The Importance of Engine Preservation

September 20, 2016

If you are not flying your aircraft at least once every sixty days, following proper engine preservation procedures is essential to avoid significant and unnecessary maintenance expenditures on your TFE731 engine. 

Details for engine preservation are found in the TFE731 LMM, Ch 72-00-00/Servicing/Preservation, but Honeywell has recently made changes to the procedures in the form of Temporary Revisions.  These changes now require an installed TFE731 engine to be run every sixty days.  In addition, after one hundred and eighty days of non-operation, the oil must be drained and replaced. Honeywell no longer requires the fuel system to be preserved.

One of the simplest ways to avoid any costly maintenance associated with improper storage is to run the engine every sixty days. Importantly, these actions need to be documented in your logbook similar to all other flight and maintenance activity.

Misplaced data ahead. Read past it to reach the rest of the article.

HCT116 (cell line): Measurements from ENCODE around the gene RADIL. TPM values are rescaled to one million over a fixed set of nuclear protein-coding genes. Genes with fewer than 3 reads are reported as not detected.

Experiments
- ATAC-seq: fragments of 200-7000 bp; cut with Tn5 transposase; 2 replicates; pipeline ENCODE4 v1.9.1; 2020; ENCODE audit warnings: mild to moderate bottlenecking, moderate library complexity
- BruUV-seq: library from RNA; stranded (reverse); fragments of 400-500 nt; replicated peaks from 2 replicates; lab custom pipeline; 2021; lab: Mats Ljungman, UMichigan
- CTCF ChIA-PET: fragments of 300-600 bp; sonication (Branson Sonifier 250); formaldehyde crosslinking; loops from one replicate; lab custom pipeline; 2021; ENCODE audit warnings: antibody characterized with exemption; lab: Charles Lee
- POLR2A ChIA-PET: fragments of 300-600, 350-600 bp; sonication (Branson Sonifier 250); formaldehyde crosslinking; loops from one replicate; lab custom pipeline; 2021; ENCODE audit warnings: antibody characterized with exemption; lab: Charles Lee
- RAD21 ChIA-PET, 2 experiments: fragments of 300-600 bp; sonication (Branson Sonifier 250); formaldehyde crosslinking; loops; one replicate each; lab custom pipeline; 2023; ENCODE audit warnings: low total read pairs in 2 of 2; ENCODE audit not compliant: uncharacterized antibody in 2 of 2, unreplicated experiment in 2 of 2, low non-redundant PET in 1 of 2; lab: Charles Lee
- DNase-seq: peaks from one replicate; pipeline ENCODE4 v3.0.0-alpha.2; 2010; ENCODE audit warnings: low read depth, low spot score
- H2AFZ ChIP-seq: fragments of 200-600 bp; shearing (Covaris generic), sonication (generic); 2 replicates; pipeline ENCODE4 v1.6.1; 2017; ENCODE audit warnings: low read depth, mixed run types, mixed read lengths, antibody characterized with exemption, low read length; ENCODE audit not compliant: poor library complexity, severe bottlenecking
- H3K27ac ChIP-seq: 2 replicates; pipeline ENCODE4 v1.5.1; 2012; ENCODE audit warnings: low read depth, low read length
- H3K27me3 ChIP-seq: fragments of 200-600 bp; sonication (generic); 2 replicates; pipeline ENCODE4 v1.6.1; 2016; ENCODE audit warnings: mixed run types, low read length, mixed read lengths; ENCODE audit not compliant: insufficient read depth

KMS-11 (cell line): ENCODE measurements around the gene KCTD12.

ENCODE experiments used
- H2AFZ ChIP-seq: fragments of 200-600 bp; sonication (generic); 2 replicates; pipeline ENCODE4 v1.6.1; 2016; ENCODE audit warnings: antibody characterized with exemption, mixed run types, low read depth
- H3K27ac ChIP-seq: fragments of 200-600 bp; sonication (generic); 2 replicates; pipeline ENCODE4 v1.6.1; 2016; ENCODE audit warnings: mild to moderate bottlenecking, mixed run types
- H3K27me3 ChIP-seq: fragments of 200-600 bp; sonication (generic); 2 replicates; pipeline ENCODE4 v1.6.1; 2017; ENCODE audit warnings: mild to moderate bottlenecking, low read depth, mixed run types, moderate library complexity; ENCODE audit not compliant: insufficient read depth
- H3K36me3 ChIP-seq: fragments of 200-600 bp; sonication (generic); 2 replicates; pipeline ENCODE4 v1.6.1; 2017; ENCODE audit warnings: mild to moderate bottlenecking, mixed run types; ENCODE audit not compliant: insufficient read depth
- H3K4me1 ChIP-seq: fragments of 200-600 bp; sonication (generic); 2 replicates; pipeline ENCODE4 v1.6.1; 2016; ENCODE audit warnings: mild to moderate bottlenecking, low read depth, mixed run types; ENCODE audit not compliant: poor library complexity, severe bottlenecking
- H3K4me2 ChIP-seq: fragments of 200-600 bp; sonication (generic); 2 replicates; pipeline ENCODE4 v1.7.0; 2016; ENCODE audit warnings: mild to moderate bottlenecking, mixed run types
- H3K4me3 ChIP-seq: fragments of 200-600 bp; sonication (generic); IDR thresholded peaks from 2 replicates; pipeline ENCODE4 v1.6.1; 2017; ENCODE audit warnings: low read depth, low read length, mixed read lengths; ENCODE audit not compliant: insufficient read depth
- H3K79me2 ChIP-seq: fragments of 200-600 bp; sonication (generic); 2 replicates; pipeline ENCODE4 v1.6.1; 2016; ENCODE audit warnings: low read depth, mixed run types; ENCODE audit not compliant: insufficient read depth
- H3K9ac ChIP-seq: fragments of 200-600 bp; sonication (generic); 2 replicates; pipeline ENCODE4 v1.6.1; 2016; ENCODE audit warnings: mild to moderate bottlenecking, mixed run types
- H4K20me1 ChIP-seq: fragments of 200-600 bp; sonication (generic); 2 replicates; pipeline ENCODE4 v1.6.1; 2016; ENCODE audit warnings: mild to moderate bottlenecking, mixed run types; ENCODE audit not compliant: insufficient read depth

When an engine has not been run in 60 days, but less than 180 days, a SOAP analysis for water content will determine if the operator can continue the 60-day run process, or if the engine must undergo a complete teardown to inspect for damage, inclusive of the oil pump and all mainline bearings. 

If the 180 day interval is exceeded, an additional fuel analysis is required that could result in a complete engine teardown and overhaul of the fuel system components. This potentially expensive work scope (and any resulting repairs, shipping and engine removal/re-installation) is not covered by MSP, or any other engine maintenance program.   

Engine preservation is one of the most important preventative measures to control unnecessary maintenance expense – the effort it takes to follow the correct procedures will save you time, money and headaches in the long-run.